State demands closed Long Beach hospital be offered to affordable housing builders

Order may kill city deal to give 9-acre property to network led by John Molina

Molina Wu Network's John Molina and Community Hospital Long Beach at 1720 Termino Avenue (Facebook, City of Longbeach)
Molina Wu Network's John Molina and Community Hospital Long Beach at 1720 Termino Avenue (Facebook, City of Longbeach)

The state wants the shuttered Community Hospital Long Beach offered to affordable housing developers, killing a deal to give the city-owned property to its operator to pay back $30 million in losses.

The State Department of Housing and Community Development determined that Long Beach can’t transfer ownership of the 8.7-acre property to Molina Mu Network because of a 2019 law meant to spur construction of affordable housing, the Long Beach Post reported.

The network led by civic investor John Molina had planned to acquire the century-old hospital and turn it into a mental health and wellness campus. The city had amended its lease with Molina to support a general health care facility.

Now an early March letter sent by the housing agency threatens to undo the deal to transfer and convert the shuttered Long Beach landmark. The state found Community Hospital to be surplus property that should be offered on the open market to affordable housing developers.

Deputy City Attorney Rich Anthony said city staff is in negotiations with the state over its finding and believes the MWN proposal would qualify for an exemption under the Surplus Land Act.

“However, if no exemption applies, the city would comply with the Act and would build that process into the timeline for the next steps of land disposal,” Anthony said in a statement.

The 158-bed, Mission-style hospital closed in 2018 because of seismic compliance issues, leaving the East Long Beach area without an emergency room.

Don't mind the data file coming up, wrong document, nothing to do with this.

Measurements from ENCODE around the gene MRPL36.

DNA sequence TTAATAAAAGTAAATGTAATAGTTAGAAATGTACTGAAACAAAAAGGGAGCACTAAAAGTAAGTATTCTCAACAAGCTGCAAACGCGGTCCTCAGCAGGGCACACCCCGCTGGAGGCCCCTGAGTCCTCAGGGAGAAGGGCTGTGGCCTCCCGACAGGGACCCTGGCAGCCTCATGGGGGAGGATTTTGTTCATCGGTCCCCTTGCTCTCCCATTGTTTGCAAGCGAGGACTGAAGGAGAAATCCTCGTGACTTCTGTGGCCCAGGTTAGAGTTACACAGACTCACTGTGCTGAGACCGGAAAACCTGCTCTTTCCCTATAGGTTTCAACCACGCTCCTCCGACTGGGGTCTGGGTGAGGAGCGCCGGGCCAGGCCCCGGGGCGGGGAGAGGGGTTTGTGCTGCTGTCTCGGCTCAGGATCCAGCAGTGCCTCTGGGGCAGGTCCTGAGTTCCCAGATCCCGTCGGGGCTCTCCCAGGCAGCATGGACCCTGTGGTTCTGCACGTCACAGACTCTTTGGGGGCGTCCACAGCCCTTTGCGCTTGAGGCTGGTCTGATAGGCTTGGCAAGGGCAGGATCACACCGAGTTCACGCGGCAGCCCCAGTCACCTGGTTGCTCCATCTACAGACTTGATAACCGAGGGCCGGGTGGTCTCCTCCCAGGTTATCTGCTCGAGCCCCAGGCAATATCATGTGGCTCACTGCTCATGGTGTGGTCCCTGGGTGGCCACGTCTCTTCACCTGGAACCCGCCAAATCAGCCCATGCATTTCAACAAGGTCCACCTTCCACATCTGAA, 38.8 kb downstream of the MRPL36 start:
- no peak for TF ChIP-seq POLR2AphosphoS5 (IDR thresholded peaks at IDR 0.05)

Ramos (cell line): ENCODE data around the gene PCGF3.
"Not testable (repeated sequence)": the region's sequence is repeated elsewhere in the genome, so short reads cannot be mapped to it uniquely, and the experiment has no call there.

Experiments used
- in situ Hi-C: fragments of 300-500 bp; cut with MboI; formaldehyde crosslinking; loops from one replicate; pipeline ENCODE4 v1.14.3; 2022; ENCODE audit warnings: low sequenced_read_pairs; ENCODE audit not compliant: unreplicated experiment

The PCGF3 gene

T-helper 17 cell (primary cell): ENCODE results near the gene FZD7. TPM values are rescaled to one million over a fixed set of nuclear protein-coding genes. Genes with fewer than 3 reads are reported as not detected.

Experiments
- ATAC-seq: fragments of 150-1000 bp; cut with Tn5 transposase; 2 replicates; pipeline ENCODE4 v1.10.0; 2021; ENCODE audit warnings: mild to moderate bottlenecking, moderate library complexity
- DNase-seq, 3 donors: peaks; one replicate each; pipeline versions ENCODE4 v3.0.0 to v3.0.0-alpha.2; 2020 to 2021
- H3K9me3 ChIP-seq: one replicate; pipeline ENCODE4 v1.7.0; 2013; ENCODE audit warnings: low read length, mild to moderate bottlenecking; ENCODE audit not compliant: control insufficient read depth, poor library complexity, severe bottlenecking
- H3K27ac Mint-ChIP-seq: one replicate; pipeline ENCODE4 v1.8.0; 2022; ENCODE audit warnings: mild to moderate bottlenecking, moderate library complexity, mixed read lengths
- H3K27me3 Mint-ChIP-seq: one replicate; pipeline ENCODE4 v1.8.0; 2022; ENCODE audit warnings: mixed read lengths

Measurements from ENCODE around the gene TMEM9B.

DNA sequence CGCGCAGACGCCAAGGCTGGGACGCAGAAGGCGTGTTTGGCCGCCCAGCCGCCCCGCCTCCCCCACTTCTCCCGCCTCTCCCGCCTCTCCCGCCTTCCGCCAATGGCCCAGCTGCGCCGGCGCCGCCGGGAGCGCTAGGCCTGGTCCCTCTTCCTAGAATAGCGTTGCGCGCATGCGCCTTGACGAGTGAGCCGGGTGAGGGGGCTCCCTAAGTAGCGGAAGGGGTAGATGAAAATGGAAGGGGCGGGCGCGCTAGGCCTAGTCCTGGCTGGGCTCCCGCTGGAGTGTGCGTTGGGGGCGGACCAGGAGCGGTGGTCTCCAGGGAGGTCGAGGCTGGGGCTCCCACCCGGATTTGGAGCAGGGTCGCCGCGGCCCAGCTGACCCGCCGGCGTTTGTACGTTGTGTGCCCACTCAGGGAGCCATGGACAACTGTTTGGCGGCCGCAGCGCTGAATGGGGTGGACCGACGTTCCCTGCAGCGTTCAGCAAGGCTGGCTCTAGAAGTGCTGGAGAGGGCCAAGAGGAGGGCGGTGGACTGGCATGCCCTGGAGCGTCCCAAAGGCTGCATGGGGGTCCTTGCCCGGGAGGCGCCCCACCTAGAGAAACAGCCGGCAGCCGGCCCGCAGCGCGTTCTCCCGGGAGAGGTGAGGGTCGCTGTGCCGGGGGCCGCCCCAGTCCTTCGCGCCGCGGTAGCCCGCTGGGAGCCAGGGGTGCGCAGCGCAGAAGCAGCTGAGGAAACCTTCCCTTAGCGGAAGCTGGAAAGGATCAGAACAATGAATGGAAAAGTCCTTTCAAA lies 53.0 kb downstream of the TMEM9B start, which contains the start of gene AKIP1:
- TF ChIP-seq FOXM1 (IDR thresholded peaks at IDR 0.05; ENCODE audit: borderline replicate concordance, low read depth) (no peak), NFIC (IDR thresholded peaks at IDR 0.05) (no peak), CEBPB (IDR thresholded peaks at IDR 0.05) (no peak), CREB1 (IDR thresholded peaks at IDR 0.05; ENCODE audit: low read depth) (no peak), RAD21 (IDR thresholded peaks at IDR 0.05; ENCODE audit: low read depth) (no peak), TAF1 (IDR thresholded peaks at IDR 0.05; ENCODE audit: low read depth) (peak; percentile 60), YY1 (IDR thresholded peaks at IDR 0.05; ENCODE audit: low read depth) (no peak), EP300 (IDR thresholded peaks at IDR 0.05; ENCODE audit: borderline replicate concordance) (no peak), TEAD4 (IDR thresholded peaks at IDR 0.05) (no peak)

Molina Wu Network signed a lease to run the hospital in 2019 and reopened it in January 2021. But the company said it lost roughly $30 million and the hospital was closed less than a year later due to the mounting financial losses.

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The city, which owns the historic landmark at Pacific Coast Highway and Termino Avenue, is required under its lease agreement to reimburse MWN for its operational losses.

The property was appraised at $17 million in 2018, and MWN and the city have been seeking their own up-to-date appraisals in the last few months. A decision on the transfer of the property was expected soon.

Under the city’s Land Use Element, the Community Hospital property is zoned for up to six stories of moderate-density apartments or condominiums.

The Molina Wu Network said the company was unaware of the state’s surplus-property finding. It didn’t say whether it still wanted to pursue the mental health and wellness center.

“MWN was never informed of this letter, never provided a copy, nor did we learn of the letter’s specifics until we were first provided a copy by a member of the press on April 25 when asked for comment,” the company said in a statement.

[Long Beach Post] – Dana Bartholomew

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